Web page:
Pharmacy Care

pharmacy-care - self care for minor medical conditions

This Pharmacy Care article provides information about self-care of Dry coughs, that is how to treat Dry coughs with products available at the pharmacy, Find out how your pharmacist can help you to manage Dry coughs yourself.

Dry coughs

General Information

A dry cough is non-productive and irritating, and sometimes causes a tickly throat. Your chest is not congested, your breathing is alright, and you may feel quite well, apart from the cough.

A dry cough may be the result of a recent head cold or the flu. This is sometimes called a post-viral cough. Dry coughs may be caused by a dry atmosphere, air pollution or a change in temperature.

The cough may also be a sign of other problems, such as asthma, heartburn or stomach acid reflux, heart failure or a side effect of some medicines. Therefore it is important to tell your health professional all your symptoms and medication history.

See Your Pharmacist or Medical Professional

  • if the person with the dry cough is under five years old
  • if you begin coughing up mucus or blood
  • if you feel short of breath or wheezy
  • if your dry cough is mainly at night, is painful, changes or lasts longer than 10 days
  • if you are a smoker
  • if you have a temperature, a persistent headache, sore ears or a rash
  • if you have recently lost weight or have aching muscles
  • if you have high blood pressure, a heart condition, a respiratory illness such as asthma, or stomach problems
  • if you are pregnant or breastfeeding, as some medicines may not be suitable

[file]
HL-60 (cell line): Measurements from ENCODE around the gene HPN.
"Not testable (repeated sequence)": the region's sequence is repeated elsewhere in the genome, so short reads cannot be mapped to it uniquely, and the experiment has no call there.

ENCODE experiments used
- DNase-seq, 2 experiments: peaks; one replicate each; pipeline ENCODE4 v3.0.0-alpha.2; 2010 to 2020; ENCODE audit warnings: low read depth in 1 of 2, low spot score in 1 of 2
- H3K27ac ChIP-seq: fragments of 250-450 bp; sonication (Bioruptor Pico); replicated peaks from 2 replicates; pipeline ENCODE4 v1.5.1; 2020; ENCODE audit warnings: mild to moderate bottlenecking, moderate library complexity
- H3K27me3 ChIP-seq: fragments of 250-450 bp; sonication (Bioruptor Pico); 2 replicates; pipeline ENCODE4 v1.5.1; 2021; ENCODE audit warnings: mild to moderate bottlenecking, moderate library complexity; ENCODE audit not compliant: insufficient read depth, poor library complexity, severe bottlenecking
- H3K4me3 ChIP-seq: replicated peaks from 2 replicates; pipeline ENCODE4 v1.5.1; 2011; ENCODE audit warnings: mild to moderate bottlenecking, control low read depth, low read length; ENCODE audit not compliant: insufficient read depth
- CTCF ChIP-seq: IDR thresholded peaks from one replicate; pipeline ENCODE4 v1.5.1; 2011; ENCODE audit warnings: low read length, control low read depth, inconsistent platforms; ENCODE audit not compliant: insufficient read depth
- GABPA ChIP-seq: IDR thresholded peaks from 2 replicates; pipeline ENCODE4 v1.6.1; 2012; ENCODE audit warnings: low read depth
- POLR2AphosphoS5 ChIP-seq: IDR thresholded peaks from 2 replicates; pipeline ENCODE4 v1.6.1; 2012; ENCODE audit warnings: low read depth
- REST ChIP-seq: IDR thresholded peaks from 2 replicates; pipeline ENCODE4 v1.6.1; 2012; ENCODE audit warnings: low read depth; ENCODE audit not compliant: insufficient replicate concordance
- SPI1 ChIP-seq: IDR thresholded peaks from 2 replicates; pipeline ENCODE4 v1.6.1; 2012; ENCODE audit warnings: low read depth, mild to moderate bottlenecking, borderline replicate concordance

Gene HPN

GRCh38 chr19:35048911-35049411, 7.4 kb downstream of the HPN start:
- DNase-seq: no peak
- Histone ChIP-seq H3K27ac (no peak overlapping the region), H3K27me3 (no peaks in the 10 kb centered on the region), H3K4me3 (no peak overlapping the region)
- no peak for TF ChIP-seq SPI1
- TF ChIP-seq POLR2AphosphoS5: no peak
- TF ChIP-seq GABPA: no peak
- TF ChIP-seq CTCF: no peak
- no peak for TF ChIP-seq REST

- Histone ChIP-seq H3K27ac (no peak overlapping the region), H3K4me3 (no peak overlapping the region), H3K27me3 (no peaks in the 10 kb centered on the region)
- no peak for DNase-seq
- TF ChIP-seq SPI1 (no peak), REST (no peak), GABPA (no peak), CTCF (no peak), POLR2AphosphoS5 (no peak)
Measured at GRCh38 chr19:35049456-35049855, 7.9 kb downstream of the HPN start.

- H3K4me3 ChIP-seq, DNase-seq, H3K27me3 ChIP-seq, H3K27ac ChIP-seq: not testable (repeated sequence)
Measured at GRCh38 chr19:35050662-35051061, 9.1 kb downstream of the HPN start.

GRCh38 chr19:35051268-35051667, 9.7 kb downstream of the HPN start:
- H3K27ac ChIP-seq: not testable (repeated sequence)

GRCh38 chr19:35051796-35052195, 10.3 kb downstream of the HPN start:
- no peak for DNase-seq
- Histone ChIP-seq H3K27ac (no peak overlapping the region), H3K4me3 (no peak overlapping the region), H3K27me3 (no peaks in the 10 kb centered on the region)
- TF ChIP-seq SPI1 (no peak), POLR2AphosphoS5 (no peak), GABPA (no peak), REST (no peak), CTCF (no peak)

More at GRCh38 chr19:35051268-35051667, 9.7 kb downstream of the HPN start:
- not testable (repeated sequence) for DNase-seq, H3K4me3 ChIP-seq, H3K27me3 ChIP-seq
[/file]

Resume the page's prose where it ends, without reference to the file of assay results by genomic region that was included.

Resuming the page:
• if you have other medical conditions or take other medicines
  • if you have allergies to any medicines

Treatment Tips

  • avoid dry environments and drink plenty of water
  • gargle with plain water for one minute, three times a day; this can ease symptoms
  • cough suppressants are best to stop a dry, irritating cough
  • two cough suppressants, pholcodine and dextromethorphan, are contained in most cough mixtures as they have fewer side effects than older cough suppressants, such as codeine
  • if you feel there is something from your chest to cough up, such as mucus, then cough suppressants are not appropriate. Discuss the use of a chesty cough medicine with the pharmacist
  • if you have a runny nose and cough when you lie down, your nose could be causing the cough and you need to treat this; see your pharmacist for advice
  • match the ingredients of a cough mixture to your symptoms; check with your pharmacist
  • avoid products for wet coughs, such as guaiphenesin and bromhexine, when you have a dry cough
  • some ingredients in combination products should be avoided by the very young, elderly women and pregnant or breastfeeding women; check with your pharmacist

Treatment Options

Cough suppressants (antitussives)

e.g. dextromethorphan (Benadryl for the Family Dry Forte, Bisolvon Dry Oral Liquid, Cepacol Cough +, Robitussin Dry Cough Forte, Strepsils Cough Relief), pholcodine (Duro-Tuss Dry Cough Liquid)

  • pholcodine is available in cough medicines and lozenges